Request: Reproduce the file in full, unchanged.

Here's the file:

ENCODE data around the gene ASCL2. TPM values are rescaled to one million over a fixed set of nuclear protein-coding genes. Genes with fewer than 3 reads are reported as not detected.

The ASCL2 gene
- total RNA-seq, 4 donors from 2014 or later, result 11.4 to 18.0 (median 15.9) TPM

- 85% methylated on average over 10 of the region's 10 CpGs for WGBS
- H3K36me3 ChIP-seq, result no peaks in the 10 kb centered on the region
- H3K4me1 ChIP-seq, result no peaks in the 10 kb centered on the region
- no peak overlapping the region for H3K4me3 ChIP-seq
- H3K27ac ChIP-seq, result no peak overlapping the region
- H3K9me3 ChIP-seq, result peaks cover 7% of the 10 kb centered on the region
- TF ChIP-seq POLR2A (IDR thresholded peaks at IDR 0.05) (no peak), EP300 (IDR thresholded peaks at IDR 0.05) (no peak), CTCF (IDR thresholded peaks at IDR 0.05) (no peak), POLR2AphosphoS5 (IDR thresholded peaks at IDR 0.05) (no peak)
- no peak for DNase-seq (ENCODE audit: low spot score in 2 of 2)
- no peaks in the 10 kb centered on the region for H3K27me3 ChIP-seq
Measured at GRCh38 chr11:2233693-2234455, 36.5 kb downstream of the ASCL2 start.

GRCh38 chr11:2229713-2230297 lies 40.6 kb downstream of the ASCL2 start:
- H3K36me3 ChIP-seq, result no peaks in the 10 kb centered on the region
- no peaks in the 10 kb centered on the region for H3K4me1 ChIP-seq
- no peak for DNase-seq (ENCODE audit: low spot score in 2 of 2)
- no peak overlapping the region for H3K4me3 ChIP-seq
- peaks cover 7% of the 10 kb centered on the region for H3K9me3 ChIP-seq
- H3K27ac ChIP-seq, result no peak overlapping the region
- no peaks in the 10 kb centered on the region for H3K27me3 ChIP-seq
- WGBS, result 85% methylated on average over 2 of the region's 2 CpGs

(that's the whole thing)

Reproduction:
ENCODE data around the gene ASCL2. TPM values are rescaled to one million over a fixed set of nuclear protein-coding genes. Genes with fewer than 3 reads are reported as not detected.

The ASCL2 gene
- total RNA-seq, 4 donors from 2014 or later, result 11.4 to 18.0 (median 15.9) TPM

- 85% methylated on average over 10 of the region's 10 CpGs for WGBS
- H3K36me3 ChIP-seq, result no peaks in the 10 kb centered on the region
- H3K4me1 ChIP-seq, result no peaks in the 10 kb centered on the region
- no peak overlapping the region for H3K4me3 ChIP-seq
- H3K27ac ChIP-seq, result no peak overlapping the region
- H3K9me3 ChIP-seq, result peaks cover 7% of the 10 kb centered on the region
- TF ChIP-seq POLR2A (IDR thresholded peaks at IDR 0.05) (no peak), EP300 (IDR thresholded peaks at IDR 0.05) (no peak), CTCF (IDR thresholded peaks at IDR 0.05) (no peak), POLR2AphosphoS5 (IDR thresholded peaks at IDR 0.05) (no peak)
- no peak for DNase-seq (ENCODE audit: low spot score in 2 of 2)
- no peaks in the 10 kb centered on the region for H3K27me3 ChIP-seq
Measured at GRCh38 chr11:2233693-2234455, 36.5 kb downstream of the ASCL2 start.

GRCh38 chr11:2229713-2230297 lies 40.6 kb downstream of the ASCL2 start:
- H3K36me3 ChIP-seq, result no peaks in the 10 kb centered on the region
- no peaks in the 10 kb centered on the region for H3K4me1 ChIP-seq
- no peak for DNase-seq (ENCODE audit: low spot score in 2 of 2)
- no peak overlapping the region for H3K4me3 ChIP-seq
- peaks cover 7% of the 10 kb centered on the region for H3K9me3 ChIP-seq
- H3K27ac ChIP-seq, result no peak overlapping the region
- no peaks in the 10 kb centered on the region for H3K27me3 ChIP-seq
- WGBS, result 85% methylated on average over 2 of the region's 2 CpGs